This activity involves rounding four-digit numbers to the nearest thousand.
Try entering different sets of numbers in the number pyramids. How does the total at the top change?
Do you notice anything about the solutions when you add and/or
subtract consecutive negative numbers?
The number of plants in Mr McGregor's magic potting shed increases
overnight. He'd like to put the same number of plants in each of
his gardens, planting one garden each day. How can he do it?
Choose any 3 digits and make a 6 digit number by repeating the 3
digits in the same order (e.g. 594594). Explain why whatever digits
you choose the number will always be divisible by 7, 11 and 13.
Use your addition and subtraction skills, combined with some strategic thinking, to beat your partner at this game.
Four bags contain a large number of 1s, 3s, 5s and 7s. Pick any ten
numbers from the bags above so that their total is 37.
Can you explain how this card trick works?
Investigate the sum of the numbers on the top and bottom faces of a line of three dice. What do you notice?
How could Penny, Tom and Matthew work out how many chocolates there
are in different sized boxes?
Delight your friends with this cunning trick! Can you explain how
Place the numbers from 1 to 9 in the squares below so that the difference between joined squares is odd. How many different ways can you do this?
Can you work out how to win this game of Nim? Does it matter if you go first or second?
For this challenge, you'll need to play Got It! Can you explain the strategy for winning this game with any target?
Can you see why 2 by 2 could be 5? Can you predict what 2 by 10
Many numbers can be expressed as the sum of two or more consecutive integers. For example, 15=7+8 and 10=1+2+3+4. Can you say which numbers can be expressed in this way?
In this problem we are looking at sets of parallel sticks that
cross each other. What is the least number of crossings you can
make? And the greatest?
The NRICH team are always looking for new ways to engage teachers
and pupils in problem solving. Here we explain the thinking behind
Find the sum of all three-digit numbers each of whose digits is
Triangle numbers can be represented by a triangular array of squares. What do you notice about the sum of identical triangle numbers?
What happens when you round these three-digit numbers to the nearest 100?
Got It game for an adult and child. How can you play so that you know you will always win?
Nim-7 game for an adult and child. Who will be the one to take the last counter?
Strike it Out game for an adult and child. Can you stop your partner from being able to go?
In this game for two players, the idea is to take it in turns to choose 1, 3, 5 or 7. The winner is the first to make the total 37.
Use two dice to generate two numbers with one decimal place. What happens when you round these numbers to the nearest whole number?
A three digit number abc is always divisible by 7 when 2a+3b+c is divisible by 7. Why?
We can show that (x + 1)² = x² + 2x + 1 by considering
the area of an (x + 1) by (x + 1) square. Show in a similar way
that (x + 2)² = x² + 4x + 4
Start with any number of counters in any number of piles. 2 players
take it in turns to remove any number of counters from a single
pile. The winner is the player to take the last counter.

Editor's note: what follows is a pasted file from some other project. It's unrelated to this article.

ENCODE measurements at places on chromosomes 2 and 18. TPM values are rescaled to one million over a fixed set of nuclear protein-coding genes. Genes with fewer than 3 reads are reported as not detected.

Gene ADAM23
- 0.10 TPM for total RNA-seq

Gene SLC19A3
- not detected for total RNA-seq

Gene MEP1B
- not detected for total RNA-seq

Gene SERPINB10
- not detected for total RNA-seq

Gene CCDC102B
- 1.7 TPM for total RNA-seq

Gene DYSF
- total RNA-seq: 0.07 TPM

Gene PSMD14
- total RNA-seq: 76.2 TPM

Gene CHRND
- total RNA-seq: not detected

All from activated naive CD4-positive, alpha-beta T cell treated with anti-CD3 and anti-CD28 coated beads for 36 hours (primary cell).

Can you find the values at the vertices when you know the values on
This article for teachers describes several games, found on the
site, all of which have a related structure that can be used to
develop the skills of strategic planning.
Imagine starting with one yellow cube and covering it all over with
a single layer of red cubes, and then covering that cube with a
layer of blue cubes. How many red and blue cubes would you need?
Euler discussed whether or not it was possible to stroll around Koenigsberg crossing each of its seven bridges exactly once. Experiment with different numbers of islands and bridges.
A collection of games on the NIM theme
In how many different ways can you break up a stick of 7 interlocking cubes? Now try with a stick of 8 cubes and a stick of 6 cubes.
One block is needed to make an up-and-down staircase, with one step up and one step down. How many blocks would be needed to build an up-and-down staircase with 5 steps up and 5 steps down?
Ben’s class were making cutting up number tracks. First they
cut them into twos and added up the numbers on each piece. What
patterns could they see?
If you can copy a network without lifting your pen off the paper and without drawing any line twice, then it is traversable.
Decide which of these diagrams are traversable.
How many centimetres of rope will I need to make another mat just
like the one I have here?
Can you describe this route to infinity? Where will the arrows take you next?
This challenge asks you to imagine a snake coiling on itself.
Polygonal numbers are those that are arranged in shapes as they enlarge. Explore the polygonal numbers drawn here.
How many ways can you find to do up all four buttons on my coat?
How about if I had five buttons? Six ...?
What happens when you round these numbers to the nearest whole number?
This challenge focuses on finding the sum and difference of pairs of two-digit numbers.
Find a route from the outside to the inside of this square, stepping on as many tiles as possible.
This challenge encourages you to explore dividing a three-digit number by a single-digit number.
Find the sum and difference between a pair of two-digit numbers. Now find the sum and difference between the sum and difference! What happens?
Tom and Ben visited Numberland. Use the maps to work out the number
of points each of their routes scores.
What can you say about these shapes? This problem challenges you to
create shapes with different areas and perimeters.